Alan Millar's paper (2011) involves two parts, which I address in order, first taking up the issues concerning the goal of inquiry, and then the issues surrounding the appeal to reflective knowledge. I argue that the upshot of the considerations Millar raises count in favour of a more important role in value-driven epistemology for the notion of understanding and for the notion of epistemic justification, rather than for the notions of knowledge and reflective knowledge.
Prepared by editors of the distinguished series The Works of Jonathan Edwards, this authoritative anthology includes selected treatises, sermons, and autobiographical material by early America’s greatest theologian and philosopher.
In this essay, the author outlines his re-construction of Spinoza’s ontological monism by re-presenting the system of Ethica, ordine geometrico demonstrata , in an “intuitive” model of the Perfect Diamond, called NATURADEUS. So, for example, ordo et connexio idearum et rerum , is presented to the inner eye in the forms of two parallel structures, of rays and of facets within the NATURADEUS, respectively. The conceptual background of the proposed model is mostly analytic, the author essays to develop some ideas (...) of Jonathan Bennett’s Spinoza’s metaphysics (especially “transattributive mode identity”), with strong emphasis on ethical issues of ontological monism or pantheism. This essay is written as a dialogue between master Bruno and his student John (physically absent at the moment). More philosophical dialogues of this kind can be found on the author’s web page and in his book Four Seasons (in Slovenian, 2002). (shrink)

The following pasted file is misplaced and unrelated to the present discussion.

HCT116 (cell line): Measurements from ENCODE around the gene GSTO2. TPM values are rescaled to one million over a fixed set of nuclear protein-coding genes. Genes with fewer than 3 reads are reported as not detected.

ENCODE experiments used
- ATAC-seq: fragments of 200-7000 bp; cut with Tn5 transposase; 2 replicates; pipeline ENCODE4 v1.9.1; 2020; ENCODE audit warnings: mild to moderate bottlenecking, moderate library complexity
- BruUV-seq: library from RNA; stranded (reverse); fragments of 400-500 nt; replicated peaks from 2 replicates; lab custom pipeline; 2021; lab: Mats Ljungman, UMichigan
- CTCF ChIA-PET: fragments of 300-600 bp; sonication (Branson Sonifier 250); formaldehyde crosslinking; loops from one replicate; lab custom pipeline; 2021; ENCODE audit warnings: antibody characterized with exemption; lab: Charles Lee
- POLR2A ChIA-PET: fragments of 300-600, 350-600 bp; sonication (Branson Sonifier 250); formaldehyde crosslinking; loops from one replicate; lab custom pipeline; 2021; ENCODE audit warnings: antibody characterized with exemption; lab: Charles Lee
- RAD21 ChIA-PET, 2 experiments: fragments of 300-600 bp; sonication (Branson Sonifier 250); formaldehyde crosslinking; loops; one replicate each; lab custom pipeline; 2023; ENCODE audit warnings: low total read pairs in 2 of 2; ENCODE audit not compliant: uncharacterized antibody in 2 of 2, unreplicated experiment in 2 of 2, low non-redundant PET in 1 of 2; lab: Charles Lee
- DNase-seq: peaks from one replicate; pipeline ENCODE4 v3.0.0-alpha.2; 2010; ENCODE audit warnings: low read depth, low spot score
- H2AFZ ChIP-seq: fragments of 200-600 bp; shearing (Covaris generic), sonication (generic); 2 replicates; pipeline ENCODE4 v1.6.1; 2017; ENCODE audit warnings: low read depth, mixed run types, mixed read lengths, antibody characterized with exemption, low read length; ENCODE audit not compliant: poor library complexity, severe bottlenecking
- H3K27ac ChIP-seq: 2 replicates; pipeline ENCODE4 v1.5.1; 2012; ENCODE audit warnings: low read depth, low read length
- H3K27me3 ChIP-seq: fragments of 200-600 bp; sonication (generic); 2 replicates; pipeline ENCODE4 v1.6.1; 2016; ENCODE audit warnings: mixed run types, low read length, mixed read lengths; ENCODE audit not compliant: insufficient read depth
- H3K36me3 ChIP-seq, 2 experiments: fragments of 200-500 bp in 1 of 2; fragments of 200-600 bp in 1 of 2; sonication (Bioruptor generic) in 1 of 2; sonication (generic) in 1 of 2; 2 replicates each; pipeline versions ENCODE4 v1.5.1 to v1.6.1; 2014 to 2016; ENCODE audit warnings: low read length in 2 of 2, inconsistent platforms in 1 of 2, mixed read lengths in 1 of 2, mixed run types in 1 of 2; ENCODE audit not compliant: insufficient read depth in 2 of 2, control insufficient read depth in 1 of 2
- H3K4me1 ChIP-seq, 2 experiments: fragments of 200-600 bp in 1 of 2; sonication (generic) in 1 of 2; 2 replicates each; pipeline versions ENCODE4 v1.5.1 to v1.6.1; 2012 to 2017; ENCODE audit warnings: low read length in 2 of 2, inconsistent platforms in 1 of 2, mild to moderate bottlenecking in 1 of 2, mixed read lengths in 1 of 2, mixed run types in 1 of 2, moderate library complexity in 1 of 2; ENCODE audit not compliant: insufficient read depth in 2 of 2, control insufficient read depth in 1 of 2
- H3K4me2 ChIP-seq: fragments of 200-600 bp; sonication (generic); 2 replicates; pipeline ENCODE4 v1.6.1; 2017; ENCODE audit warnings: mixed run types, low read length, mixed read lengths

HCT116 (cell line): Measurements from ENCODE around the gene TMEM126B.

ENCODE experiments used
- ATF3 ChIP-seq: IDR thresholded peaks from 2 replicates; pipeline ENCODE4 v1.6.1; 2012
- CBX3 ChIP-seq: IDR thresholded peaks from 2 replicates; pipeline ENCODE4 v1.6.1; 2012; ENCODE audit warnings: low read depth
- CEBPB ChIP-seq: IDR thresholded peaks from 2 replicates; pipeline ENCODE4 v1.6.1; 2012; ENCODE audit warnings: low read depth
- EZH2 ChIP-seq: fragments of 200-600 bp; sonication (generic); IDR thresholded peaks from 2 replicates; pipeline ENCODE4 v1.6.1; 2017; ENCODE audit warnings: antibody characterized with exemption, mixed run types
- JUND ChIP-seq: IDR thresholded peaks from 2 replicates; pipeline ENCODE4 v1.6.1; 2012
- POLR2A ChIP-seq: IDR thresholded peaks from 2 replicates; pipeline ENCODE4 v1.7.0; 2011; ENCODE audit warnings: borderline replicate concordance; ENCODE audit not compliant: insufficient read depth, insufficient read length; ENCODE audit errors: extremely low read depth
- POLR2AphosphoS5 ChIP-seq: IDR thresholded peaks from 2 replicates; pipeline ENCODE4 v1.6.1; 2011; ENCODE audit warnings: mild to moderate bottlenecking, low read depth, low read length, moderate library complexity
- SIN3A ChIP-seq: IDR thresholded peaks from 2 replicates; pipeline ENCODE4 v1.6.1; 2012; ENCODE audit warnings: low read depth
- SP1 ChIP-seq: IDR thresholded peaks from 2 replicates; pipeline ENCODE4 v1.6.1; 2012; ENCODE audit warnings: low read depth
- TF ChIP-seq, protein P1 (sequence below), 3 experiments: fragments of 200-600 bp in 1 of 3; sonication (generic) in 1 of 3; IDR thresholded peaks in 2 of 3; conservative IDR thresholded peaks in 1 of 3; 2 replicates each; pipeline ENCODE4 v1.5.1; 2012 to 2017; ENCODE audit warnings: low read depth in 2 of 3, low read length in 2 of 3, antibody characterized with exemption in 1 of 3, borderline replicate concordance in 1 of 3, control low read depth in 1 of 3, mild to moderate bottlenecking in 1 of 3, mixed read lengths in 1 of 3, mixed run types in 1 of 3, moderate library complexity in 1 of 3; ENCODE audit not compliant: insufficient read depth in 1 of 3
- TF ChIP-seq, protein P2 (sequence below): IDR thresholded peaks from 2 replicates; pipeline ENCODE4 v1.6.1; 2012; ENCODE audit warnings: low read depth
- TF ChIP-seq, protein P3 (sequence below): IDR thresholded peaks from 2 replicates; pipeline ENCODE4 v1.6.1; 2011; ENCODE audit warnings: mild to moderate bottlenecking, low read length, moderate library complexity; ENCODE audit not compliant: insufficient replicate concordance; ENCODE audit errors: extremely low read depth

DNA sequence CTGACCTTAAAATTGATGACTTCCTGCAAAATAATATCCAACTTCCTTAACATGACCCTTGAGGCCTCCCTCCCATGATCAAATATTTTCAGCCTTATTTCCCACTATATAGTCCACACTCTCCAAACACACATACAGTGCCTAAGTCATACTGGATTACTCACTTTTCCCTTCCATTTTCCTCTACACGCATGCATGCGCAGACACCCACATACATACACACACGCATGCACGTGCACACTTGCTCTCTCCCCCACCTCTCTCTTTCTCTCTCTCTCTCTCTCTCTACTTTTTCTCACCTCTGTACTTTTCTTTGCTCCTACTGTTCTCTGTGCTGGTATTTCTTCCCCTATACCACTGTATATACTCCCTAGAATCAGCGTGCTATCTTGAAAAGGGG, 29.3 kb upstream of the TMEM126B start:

There are good reasons to celebrate the Super Bowl. It provides a de facto national holiday that crosses religious, racial, class, and, increasingly, gender lines, and its exhibition of human athletic prowess and perseverance can be, I believe, ennobling to the viewer. Perhaps most importantly, it epitomizes the place of the NFL in our culture and can thus illuminate why certain incidents involving professional football players have incited widespread discussion of contemporary social ills. Can anyone doubt the impact of Richard (...) Sherman’s response to being called a “thug,” Michael Sam’s kiss, Jonathan Martin’s withdrawal from the Miami Dolphins, and Ray Rice’s expulsion from the league on the national conversation.. (shrink)